A lawsuit challenging the use of pollution "trading" to clean up the Chesapeake Bay was thrown out Friday, removing another legal hurdle to a federally imposed plan to restore the ailing estuary's water quality.
Judge Rudolph Contreras in the U.S. District Court for the District of Columbia granted a motion by the Environmental Protection Agency to dismiss the lawsuit brought against it by two environmental groups. The groups, Food & Water Watch and Friends of the Earth, had sued the EPA in October 2012, contending that a market-based cleanup program that is part of the agency's "pollution diet" for the bay violates the federal Clean Water Act and would undermine — rather than help — efforts to restore the Chesapeake. Under the programs, as an example, municipalities, developers and industries could potentially satisfy requirements to reduce their releases of water-fouling nutrients by paying farmers to curb fertilizer runoff more than is mandated by law.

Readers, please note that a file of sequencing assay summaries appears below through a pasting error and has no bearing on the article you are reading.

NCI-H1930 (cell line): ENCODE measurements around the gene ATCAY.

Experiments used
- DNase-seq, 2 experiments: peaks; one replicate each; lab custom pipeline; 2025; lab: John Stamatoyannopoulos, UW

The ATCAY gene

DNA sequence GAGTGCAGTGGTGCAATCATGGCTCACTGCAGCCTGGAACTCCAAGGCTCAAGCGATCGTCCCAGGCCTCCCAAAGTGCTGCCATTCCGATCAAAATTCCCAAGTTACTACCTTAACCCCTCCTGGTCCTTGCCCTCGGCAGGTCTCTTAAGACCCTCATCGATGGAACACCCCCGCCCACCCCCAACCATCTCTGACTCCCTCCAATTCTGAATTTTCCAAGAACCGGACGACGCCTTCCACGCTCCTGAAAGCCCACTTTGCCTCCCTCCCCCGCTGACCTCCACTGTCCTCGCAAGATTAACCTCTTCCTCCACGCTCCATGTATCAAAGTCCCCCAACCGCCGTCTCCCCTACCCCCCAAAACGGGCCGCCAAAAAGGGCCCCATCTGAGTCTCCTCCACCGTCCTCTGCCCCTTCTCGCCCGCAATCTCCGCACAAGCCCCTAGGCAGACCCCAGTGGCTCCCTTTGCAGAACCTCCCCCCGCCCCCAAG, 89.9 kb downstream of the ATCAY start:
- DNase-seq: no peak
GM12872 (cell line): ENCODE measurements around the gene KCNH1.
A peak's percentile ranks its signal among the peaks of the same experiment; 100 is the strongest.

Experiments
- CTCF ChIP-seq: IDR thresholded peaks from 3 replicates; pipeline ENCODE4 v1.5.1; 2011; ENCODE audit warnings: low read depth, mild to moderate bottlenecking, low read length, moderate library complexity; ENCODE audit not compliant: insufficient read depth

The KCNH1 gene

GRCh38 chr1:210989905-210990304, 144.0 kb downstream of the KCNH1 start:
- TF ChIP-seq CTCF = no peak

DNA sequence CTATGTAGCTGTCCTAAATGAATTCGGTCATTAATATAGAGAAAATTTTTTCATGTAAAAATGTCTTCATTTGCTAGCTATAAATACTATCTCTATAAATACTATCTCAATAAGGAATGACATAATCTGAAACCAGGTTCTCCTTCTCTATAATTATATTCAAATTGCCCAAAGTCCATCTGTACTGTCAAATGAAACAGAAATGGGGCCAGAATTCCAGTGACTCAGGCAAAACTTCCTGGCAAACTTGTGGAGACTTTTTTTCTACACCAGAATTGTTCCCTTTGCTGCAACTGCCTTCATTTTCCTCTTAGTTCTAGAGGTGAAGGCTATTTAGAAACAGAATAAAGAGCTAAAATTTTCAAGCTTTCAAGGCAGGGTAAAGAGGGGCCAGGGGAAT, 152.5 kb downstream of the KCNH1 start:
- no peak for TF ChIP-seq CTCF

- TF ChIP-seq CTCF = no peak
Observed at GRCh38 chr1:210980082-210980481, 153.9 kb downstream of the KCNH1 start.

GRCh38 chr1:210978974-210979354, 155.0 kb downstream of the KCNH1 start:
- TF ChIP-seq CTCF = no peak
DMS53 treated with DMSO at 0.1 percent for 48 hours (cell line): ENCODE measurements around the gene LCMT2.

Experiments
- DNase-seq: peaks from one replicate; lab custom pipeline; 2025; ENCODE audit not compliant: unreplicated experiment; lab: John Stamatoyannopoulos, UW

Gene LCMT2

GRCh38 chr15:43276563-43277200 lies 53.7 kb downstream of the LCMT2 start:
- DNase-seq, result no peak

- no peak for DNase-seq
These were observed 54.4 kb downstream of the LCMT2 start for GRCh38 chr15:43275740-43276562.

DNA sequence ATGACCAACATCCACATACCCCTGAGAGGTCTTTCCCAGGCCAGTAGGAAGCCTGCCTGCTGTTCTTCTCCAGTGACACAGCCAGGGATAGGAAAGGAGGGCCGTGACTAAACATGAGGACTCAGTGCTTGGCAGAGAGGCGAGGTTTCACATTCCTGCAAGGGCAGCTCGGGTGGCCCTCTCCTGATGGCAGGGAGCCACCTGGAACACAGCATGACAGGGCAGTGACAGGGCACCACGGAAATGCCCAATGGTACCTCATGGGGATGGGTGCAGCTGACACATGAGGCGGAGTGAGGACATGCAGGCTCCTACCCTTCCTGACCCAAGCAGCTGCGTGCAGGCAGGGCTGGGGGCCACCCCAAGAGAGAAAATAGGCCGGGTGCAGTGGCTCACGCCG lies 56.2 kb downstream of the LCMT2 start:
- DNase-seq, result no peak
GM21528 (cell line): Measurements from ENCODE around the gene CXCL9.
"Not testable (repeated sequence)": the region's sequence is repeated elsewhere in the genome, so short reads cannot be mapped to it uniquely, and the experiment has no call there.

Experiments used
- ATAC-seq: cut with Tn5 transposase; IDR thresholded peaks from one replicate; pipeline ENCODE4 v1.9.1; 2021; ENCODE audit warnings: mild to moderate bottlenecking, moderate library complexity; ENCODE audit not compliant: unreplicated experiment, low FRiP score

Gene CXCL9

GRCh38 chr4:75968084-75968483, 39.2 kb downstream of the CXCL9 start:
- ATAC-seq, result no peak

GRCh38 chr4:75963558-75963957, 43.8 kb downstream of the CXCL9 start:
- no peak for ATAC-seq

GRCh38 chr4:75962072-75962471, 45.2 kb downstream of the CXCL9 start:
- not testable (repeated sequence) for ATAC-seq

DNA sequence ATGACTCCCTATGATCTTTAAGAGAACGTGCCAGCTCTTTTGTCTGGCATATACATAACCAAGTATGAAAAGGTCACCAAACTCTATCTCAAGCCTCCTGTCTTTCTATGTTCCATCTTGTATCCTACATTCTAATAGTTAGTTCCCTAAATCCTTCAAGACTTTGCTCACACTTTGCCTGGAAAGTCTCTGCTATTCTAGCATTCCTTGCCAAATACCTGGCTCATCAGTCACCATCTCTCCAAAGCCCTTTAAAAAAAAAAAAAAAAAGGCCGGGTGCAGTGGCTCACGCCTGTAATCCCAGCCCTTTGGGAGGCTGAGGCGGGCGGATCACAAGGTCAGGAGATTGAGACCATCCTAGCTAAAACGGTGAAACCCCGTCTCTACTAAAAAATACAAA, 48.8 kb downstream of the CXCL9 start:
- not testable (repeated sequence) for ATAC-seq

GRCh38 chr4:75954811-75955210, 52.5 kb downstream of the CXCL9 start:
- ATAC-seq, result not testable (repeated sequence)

But the judge ruled that the groups had brought their suit prematurely, as the EPA has not approved any pollution trades under programs drawn up by bay states, including Maryland, Pennsylvania and Virginia. The judge also declared that the groups can't show they have legal standing to challenge the programs.
The decision comes three months after a federal judge in Pennsylvania dismissed legal challenges brought by agriculture and builders' groups to EPA's authority to impose the "diet," setting targets for reducing nutrient and sediment pollution in each of the six states in the bay watershed. The American Farm Bureau Federation has appealed that decision.